A better idea about how to think about arguments from analogy is found here, from Richard Feldman:
I mentioned these ideas in class, and they were used in the handout on design arguments, below.
Here's the key ideas:
"What the analogy does is point us in the direction of the relevant generalization.
[W]hen we reconstruct analogical arguments in this way, we can avoid answering the hopelessly vague question, “Is the analogy a good one?” or the related question, “Which analogy is better?” and [Is this thing really "like" that other, or "similar" to the other, since "Everything is like everything else in some ways, not in others"?] Instead, we use analogies to help us identify generalizations to use in reconstructions of the argument. And then we can evaluate the resulting arguments in standard ways: are they well-formed (typically, “yes”)? is generalization reasonable? is the other premise reasonable?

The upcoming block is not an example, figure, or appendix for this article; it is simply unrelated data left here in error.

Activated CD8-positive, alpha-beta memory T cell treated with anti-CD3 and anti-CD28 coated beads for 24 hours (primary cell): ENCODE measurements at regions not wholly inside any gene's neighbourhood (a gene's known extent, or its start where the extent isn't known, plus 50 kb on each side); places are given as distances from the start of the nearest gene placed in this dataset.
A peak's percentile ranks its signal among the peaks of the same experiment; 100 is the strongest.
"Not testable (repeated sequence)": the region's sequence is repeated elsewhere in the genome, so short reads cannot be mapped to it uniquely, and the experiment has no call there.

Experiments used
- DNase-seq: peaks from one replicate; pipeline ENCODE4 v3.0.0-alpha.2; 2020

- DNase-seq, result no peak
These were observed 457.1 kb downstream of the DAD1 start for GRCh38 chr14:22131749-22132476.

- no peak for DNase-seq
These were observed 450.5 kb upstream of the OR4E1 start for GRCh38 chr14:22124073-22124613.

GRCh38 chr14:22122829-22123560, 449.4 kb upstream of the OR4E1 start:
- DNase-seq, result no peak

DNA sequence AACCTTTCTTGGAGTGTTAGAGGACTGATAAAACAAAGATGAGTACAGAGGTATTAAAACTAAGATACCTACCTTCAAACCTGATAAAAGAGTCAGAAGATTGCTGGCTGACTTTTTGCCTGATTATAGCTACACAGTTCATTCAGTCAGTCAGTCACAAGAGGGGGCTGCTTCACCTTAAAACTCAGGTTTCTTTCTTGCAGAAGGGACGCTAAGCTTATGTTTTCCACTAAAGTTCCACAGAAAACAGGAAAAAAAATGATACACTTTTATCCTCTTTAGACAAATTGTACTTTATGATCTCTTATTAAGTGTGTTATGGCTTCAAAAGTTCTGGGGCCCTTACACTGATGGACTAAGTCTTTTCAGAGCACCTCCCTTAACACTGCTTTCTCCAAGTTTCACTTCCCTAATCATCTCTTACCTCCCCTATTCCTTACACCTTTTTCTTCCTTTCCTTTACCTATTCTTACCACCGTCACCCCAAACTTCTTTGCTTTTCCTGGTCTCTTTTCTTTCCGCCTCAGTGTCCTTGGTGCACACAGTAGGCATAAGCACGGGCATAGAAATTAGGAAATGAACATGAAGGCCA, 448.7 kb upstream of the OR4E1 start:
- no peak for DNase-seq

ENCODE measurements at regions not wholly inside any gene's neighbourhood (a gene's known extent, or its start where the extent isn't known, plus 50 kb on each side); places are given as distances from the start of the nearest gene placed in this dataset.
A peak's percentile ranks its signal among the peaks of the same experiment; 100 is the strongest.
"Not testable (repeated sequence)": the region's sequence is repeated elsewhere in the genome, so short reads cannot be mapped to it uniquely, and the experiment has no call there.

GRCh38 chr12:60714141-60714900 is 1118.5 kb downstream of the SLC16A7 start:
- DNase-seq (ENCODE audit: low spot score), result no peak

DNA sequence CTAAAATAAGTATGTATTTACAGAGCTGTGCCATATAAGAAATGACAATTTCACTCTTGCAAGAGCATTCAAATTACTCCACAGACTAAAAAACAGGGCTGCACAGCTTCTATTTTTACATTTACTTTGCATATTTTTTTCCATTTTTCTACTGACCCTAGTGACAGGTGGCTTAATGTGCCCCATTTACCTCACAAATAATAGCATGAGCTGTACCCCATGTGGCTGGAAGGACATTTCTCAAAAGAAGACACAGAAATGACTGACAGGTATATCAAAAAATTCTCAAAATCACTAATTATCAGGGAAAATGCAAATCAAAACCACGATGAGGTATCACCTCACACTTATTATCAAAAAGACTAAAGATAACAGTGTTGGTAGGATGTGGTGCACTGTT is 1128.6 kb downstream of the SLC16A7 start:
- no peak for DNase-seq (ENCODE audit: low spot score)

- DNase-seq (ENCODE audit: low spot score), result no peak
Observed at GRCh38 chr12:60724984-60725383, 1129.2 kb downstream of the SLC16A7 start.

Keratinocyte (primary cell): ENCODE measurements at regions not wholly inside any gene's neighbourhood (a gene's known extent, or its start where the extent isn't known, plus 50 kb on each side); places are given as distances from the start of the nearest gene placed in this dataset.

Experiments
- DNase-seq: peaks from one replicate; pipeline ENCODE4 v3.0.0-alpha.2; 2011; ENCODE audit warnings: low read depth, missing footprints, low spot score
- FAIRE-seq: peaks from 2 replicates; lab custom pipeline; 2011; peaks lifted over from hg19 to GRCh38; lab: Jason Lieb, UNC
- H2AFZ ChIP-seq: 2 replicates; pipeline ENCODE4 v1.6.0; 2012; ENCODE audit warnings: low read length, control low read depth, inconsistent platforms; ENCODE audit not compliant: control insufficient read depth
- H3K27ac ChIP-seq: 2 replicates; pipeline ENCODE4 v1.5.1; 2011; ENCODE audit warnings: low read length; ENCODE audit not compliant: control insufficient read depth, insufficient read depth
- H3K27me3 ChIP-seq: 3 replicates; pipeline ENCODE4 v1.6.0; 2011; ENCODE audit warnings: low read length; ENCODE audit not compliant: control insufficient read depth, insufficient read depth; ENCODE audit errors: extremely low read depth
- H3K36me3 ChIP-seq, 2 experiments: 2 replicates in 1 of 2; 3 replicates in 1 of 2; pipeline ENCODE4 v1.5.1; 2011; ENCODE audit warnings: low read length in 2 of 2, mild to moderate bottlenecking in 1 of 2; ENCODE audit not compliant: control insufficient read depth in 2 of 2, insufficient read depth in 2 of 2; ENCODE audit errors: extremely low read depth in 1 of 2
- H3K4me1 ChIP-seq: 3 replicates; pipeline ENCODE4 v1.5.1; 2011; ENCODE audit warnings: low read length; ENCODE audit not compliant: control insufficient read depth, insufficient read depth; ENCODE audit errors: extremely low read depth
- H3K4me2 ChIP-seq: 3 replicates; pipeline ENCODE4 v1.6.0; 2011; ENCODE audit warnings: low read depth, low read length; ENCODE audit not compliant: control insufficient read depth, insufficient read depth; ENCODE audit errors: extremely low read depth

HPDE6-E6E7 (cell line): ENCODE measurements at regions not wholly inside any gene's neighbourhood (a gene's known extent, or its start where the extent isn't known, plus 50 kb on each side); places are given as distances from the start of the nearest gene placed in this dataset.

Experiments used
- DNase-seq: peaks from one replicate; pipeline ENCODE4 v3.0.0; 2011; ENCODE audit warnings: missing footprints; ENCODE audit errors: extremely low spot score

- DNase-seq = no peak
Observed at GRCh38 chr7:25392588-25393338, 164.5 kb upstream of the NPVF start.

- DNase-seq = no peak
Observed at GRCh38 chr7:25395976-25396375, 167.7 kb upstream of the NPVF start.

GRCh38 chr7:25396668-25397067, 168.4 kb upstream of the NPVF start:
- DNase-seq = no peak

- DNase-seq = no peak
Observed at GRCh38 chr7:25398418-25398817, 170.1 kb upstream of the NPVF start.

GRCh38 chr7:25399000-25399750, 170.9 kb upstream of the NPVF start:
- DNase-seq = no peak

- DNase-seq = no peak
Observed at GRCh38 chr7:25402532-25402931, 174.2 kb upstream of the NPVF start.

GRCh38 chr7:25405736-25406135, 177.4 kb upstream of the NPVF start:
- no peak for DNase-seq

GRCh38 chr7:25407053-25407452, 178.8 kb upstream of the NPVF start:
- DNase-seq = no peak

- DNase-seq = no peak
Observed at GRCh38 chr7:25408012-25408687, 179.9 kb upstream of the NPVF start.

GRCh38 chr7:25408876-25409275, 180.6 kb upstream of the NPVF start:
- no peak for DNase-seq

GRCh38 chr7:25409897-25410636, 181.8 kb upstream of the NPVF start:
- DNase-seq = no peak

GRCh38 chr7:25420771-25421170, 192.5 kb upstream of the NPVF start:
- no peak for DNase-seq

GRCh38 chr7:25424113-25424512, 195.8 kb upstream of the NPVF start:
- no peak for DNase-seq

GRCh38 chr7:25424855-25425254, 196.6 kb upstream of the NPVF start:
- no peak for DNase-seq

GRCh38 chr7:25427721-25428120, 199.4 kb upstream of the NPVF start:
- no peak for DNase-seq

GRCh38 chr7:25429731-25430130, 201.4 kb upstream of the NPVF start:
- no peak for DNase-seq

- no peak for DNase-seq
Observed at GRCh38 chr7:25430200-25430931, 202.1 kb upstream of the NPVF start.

We can spell out the process a little more precisely: there is an intended conclusion, which says that some object - the subject - has some property, A. The analogy says that some other object - the analogue - has that property, A. Usually, it is supposed to be very clear that the analogue has A. Moreover, there is some other feature, B, of the analogue that (allegedly) is sufficient for its having that property and which the subject has as well. The connecting generalization of the real argument will relate this second property to property A. In our example A = not protected and B = clear and present danger. The connecting generalization is: All Bs are As.
Thus, no good reconstructions will contain simple analogical arguments like the ones described above. Instead, they will be arguments invoking generalizations of the sort just described. (Third key point.)"